Measuring cups and spoons, and more than one set.
Ladles are an obvious necessity, silicone or steel.  

Garlic presses are a pain. Half the garlic lodges in there, it gets crushed incompletely, and cleaning them out are nigh impossible. Garlic is a wonderful flavor and a more accommodating being than people realize. You don't always have to mince. Even chucking it in whole, then fishing it out provides a wallop of flavor. 

Tongs are an under-appreciated tool. A must for for grilling, pan-frying meat (such as schnitzel), and tossing salads.
When it comes to can-openers, old school is the only way. I've got a supposedly magnetized models that never, ever worked. Why reinvent the wheel?

Silicone heat-proof spatulas, as I said, will change your life. If you find one that is sufficiently stiff yet still got that whippy texture, get one for milchig, fleishig, and pareve.

Vegetable peeler, of course. Yet why is it the cheap versions of those work best? I got a really expensive one that took a chunk out of my knuckles.

For a zester, I dig the microplane versions. Long, lean, a easy to store. The one that looks like miniature brass knuckles are a killer to use and always seem to brutalize my lemons.
Ice cream scoops can have a multitude of uses; scooping cookie batter, meatballs, kneidlach, nukedlach. I'm speaking in theory, though, I just end up using hands or standard spoons. 

Whisks won't get that much action, since forks work just as well when it comes to scrambled eggs and salad dressing. If one is hand-whisking egg whites, yeah, but does anyone do that anymore? A silicone-covered one means stirring a bubbling sauce without scratching the pot. Yet not desperately required.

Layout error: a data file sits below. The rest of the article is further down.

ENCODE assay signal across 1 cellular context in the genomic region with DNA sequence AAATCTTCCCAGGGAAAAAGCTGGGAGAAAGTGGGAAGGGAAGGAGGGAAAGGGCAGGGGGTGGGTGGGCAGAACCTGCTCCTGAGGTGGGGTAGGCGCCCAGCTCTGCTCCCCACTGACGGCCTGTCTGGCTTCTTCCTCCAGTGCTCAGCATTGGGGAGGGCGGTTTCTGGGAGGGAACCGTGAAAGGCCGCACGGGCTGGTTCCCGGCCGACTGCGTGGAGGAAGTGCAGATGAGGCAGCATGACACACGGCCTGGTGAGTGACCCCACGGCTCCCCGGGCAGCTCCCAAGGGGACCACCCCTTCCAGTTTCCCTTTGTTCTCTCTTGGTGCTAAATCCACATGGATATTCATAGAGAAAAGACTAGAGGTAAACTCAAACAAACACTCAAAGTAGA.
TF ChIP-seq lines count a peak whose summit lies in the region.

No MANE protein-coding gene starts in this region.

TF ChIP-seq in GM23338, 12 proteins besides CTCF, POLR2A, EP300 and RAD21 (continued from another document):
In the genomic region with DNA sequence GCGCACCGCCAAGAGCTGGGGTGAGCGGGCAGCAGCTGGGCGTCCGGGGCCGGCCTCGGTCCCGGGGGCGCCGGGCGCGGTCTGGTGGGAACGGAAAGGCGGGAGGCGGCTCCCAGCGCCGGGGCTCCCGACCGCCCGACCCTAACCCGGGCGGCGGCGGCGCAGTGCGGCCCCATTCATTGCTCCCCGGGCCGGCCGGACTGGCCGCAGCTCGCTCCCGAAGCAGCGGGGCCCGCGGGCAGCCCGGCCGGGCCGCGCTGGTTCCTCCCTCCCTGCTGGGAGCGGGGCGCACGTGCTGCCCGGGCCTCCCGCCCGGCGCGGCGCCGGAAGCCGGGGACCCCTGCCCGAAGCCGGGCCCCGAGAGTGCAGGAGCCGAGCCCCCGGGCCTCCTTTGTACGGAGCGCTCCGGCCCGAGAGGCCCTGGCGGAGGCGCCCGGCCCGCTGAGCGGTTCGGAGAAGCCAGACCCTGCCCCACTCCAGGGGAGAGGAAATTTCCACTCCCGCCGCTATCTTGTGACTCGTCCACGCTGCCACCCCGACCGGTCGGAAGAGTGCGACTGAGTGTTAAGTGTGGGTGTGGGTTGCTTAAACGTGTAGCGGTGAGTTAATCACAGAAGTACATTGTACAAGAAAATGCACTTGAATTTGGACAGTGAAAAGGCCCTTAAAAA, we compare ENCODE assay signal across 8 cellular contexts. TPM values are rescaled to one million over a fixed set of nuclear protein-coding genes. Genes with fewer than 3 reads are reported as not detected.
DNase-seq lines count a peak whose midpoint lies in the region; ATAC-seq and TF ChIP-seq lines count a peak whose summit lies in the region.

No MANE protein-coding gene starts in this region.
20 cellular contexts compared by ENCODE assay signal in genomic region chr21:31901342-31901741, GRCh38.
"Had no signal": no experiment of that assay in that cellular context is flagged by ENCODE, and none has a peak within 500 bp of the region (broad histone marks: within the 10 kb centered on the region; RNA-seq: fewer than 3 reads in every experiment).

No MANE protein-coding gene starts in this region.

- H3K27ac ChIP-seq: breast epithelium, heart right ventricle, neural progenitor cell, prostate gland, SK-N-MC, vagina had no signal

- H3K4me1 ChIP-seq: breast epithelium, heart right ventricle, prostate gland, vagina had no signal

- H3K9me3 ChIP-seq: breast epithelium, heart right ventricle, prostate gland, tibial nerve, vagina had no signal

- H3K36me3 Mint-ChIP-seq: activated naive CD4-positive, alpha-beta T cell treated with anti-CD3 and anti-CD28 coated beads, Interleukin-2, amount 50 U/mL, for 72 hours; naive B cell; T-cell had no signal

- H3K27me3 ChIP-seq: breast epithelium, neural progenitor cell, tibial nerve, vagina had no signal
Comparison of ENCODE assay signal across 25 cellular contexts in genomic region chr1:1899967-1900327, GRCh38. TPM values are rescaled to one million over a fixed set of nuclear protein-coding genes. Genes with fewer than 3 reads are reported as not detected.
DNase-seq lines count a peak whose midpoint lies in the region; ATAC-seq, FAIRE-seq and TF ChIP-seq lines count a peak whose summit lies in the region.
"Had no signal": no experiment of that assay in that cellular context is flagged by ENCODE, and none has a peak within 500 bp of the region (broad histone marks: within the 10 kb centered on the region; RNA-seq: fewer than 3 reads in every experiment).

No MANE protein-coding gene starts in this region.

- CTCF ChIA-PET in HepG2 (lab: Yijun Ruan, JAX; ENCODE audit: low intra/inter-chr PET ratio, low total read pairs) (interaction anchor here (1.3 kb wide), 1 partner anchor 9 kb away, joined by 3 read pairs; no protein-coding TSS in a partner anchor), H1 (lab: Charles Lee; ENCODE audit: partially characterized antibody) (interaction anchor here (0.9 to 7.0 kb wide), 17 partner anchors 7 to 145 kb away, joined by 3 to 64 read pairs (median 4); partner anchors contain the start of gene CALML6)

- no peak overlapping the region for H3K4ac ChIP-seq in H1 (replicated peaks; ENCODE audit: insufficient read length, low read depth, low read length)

If feeling generous, a meat tenderizer, but you can really use any blunt item for that. Ma uses the handle of her meat shears, even though she has more than one meat tenderizer in the house. 

Meat shears makes cleaning dead animal a dream.
I have never, ever used an oven mitt. Can never find the dang thing, and the stiff construction compromises on the grip. Dish towels are always ready at attention, and do so many other tasks besides.

Table and Dinner:  

A beautiful table is streamlined, not cluttered. Chargers serve no valuable purpose, except to cheer up plain dinnerware. Opt for colorful dishes instead. 

We Jews got weekly wine needs, so a sturdy corkscrew. Those little collapsible ones can go rogue on you when there is a table-full of expectant guests. Get one with weight, power, and arms that can be manipulated. Something that looks humorously human, for instance.
Salt shakers yes, pepper shakers eh. I don't think I've ever seen anyone use the pepper shaker. 

Napkin rings are pretty, yes, but meh. Everyone walks in, says "ooh, aah," and then there is the whole awkward collection of the rings after the napkins are extracted. Folding a napkin beneath the forks makes it less of a hassle, and the results are just as classy.